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Who took the teens and where did they wind up?

Warning: Full spoilers for Season 1 of Netflix’s The Society follow. You can read our spoiler-free review of The Society here.

While Netflix’s The Society most definitely has strong supernatural and metaphysical elements, the bulk of its first season revolves around a class of high school juniors and seniors trying to forge a way to survive inside an isolated small town with limited supplies.

Peppered within it though are little blips and clues about the teens’ crisis – particularly in the premiere and finale. It’s not like the kids don’t know that something bat*** has happened to them, it’s just that they have to devote a ton of time and energy to actually not dying (or not killing each other), and it tends to eat up a lot of their “mystery box” investigation time. After one trek into the freaky woods that now surrounds the town winds up with a girl – Emily (Chloë Levine) – dying, their core directive becomes “we need to freakin’ figure out how to govern ourselves.”

So what has happened to this group? Nothing’s been answered, but theories abound. Not just from viewers, but by the teens on the show as well. Let’s dig in by starting at the end.

DID WE LEAVE OR DID THEY LEAVE?

In the final stretch of the season, Gordie (José Julián), acting as part of the Committee for Going Home, gives everyone an update on the situation after half a year of turmoil. He has no concrete answers, but through his ruminating, he ascertains that it’s the teens who have left proper Earth.

Having pared everything down to two options – either everyone else is gone or they’re gone – Gordie decides, based on some out of place stars and the lack of satellites between Earth and the moon, that they’re the ones who are not in the real world. Whether it’s a pocket dimension, an alternate plane, or purgatory, no one knows.

The upside to this, he says, is that it means the real world still exists somewhere. With everyone and everything, they left behind.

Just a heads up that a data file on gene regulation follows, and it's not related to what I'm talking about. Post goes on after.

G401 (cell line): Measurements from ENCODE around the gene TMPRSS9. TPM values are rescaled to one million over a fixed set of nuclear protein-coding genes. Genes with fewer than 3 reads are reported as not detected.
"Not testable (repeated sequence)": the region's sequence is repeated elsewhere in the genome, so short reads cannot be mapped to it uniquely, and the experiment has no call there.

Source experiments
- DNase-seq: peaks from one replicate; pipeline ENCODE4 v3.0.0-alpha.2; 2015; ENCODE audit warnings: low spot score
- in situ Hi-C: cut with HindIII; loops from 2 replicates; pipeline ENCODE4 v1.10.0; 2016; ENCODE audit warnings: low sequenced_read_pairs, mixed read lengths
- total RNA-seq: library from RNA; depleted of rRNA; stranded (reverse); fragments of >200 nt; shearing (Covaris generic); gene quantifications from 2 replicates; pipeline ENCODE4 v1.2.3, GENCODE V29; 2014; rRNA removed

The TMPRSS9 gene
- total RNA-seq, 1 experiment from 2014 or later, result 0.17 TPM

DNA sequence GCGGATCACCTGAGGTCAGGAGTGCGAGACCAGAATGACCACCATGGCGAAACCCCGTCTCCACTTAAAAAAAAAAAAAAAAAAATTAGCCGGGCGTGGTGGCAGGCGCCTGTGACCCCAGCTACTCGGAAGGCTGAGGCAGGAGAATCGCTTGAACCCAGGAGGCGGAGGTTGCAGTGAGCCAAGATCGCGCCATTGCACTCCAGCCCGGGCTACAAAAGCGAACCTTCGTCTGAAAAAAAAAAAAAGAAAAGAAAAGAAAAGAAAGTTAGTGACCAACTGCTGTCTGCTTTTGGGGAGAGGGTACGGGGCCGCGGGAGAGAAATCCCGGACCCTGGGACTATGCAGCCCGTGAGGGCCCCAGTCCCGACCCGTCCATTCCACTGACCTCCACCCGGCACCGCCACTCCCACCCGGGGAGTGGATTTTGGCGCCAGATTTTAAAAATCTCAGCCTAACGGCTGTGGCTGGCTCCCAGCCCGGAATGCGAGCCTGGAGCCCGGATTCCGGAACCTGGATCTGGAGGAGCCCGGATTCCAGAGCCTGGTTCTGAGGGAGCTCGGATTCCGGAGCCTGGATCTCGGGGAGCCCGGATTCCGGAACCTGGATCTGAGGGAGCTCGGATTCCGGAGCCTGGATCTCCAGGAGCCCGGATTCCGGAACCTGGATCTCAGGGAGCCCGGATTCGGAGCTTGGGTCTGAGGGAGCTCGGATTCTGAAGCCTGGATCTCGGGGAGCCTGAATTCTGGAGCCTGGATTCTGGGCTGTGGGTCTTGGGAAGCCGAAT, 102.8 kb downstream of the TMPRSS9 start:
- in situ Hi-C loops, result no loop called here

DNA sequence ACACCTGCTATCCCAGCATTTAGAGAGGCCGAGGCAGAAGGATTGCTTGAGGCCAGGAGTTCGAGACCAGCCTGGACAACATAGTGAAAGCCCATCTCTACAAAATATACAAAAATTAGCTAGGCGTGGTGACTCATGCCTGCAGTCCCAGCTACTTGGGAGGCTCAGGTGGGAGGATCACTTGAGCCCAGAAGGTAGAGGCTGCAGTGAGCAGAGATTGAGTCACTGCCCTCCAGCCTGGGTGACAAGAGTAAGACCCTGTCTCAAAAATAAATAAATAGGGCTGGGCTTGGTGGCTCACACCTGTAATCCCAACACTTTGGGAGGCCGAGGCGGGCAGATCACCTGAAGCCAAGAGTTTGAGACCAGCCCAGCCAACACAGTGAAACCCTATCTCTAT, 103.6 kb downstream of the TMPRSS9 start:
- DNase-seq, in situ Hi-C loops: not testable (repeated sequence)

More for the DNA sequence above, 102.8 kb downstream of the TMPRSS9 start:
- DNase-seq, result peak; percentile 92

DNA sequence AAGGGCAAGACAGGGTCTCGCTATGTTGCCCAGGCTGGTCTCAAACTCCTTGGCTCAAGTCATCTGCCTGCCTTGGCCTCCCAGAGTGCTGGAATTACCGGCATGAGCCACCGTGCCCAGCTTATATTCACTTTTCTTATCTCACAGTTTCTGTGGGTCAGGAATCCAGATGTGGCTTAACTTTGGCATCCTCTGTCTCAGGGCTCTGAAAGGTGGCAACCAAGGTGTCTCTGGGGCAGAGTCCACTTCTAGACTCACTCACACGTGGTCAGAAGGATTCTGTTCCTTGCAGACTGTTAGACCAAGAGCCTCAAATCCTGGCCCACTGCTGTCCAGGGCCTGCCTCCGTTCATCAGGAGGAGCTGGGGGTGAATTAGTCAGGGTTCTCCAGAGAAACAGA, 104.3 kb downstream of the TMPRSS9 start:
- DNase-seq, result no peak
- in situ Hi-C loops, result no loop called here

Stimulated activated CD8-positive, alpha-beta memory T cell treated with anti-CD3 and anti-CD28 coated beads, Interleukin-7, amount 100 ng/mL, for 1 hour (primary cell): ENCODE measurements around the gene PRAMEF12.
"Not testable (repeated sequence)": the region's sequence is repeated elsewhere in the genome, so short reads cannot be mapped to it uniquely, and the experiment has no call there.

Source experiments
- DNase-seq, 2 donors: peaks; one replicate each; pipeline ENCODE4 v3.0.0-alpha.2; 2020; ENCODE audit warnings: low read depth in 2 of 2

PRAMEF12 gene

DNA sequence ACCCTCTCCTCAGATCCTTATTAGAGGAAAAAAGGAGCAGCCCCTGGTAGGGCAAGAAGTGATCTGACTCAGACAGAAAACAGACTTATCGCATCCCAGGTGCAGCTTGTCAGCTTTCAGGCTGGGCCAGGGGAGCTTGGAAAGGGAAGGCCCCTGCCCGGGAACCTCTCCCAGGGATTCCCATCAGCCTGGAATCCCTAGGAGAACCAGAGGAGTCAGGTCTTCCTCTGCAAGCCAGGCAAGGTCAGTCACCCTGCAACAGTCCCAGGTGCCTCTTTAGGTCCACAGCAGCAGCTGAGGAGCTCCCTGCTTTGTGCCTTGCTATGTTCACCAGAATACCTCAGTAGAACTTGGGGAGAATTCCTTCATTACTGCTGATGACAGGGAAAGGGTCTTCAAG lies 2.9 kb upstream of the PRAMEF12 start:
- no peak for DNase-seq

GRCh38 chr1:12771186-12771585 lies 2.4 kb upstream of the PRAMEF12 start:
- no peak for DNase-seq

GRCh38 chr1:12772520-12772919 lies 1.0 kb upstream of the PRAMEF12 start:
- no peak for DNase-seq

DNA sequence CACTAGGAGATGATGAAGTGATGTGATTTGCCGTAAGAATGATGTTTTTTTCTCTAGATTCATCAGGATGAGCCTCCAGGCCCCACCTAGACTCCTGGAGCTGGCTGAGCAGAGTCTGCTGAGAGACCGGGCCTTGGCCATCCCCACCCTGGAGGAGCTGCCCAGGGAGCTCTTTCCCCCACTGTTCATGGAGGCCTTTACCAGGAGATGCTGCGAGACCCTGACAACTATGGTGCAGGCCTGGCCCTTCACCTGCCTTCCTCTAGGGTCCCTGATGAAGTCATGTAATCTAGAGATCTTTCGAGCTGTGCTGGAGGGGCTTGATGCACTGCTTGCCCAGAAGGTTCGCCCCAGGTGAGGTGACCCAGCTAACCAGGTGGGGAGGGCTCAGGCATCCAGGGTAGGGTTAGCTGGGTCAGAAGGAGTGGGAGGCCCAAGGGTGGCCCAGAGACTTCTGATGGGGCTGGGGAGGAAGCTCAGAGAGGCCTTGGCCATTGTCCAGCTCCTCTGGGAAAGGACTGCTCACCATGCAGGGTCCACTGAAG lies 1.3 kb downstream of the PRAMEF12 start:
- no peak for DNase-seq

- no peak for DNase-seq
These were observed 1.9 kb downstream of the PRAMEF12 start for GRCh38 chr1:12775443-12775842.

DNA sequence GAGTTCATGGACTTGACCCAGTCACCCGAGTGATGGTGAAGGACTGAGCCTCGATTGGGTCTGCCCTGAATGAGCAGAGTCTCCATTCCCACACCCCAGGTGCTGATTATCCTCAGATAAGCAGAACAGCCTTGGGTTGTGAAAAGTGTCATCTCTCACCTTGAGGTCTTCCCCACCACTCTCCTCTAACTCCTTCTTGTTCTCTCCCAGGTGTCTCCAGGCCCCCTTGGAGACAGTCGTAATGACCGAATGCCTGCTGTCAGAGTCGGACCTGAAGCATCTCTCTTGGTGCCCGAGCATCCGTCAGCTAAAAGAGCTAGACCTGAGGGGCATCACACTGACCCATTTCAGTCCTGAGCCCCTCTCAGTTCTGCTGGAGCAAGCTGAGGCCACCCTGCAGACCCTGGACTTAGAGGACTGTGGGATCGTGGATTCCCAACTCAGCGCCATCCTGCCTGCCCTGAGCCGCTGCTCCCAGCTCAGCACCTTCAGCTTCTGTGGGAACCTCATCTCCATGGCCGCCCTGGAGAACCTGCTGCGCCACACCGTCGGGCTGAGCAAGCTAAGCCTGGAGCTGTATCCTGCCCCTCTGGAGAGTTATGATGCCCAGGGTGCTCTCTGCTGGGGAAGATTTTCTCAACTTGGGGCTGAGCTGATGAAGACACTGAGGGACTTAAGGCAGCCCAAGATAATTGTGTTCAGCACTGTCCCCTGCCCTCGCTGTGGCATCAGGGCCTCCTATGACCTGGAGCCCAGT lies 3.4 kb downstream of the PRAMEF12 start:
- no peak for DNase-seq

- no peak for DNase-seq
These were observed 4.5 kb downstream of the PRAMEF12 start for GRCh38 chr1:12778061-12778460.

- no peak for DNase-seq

BACK HOME

At the very end of the finale, after a coup masterminded by her cousin Campbell (Toby Wallace) takes Allie (Kathryn Newton) out of power, we switch over to… the dog who died.

“Hello. I’m the dog who died.”

Yes, one head-scratching element to the teen’s town of “New Ham” was that there was a lone stray dog in there with them. The poor pooch eventually got off-screen killed by Campbell in his attempt to emotionally control Elle (Olivia DeJonge), but here, in what we assume is the original town of West Ham, it’s still very much alive. And being comforted by Harry’s mom, Karen (Anastasia Barzee)…

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“Hello. I’m Harry’s mom, Karen.”

There she is, wearing a yellow ribbon. She heads inside the building and proceeds to read Peter Pan to all the young kids of West Ham, with all the parents standing around them. All wearing yellow ribbons, which memorialize those who are missing and/or have fallen.

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Ugh. Thinly-veiled attempts to unite the community while also collectively grieving are so boring.

So then are the parents and children in their own pocket universe?

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We honor those we’ve lost. Except for Campbell. Campbell was the wooooorst, amirite?

Nope.

As represented by the plaque behind Karen, with all the teens’ names on them (which looks a lot like the Citizens of New Ham sign being put up in the penultimate episode), this is still West Ham. If it wasn’t, they wouldn’t have a tribute to just these teens. They’d be missing the entire world too. And also, they probably had to go out of town to get this big of a plaque. For all intents and purposes, as Gordie suspected, the teens poofed away and everyone else stayed put.

BACK TO THE START

Now let’s sift through what we know.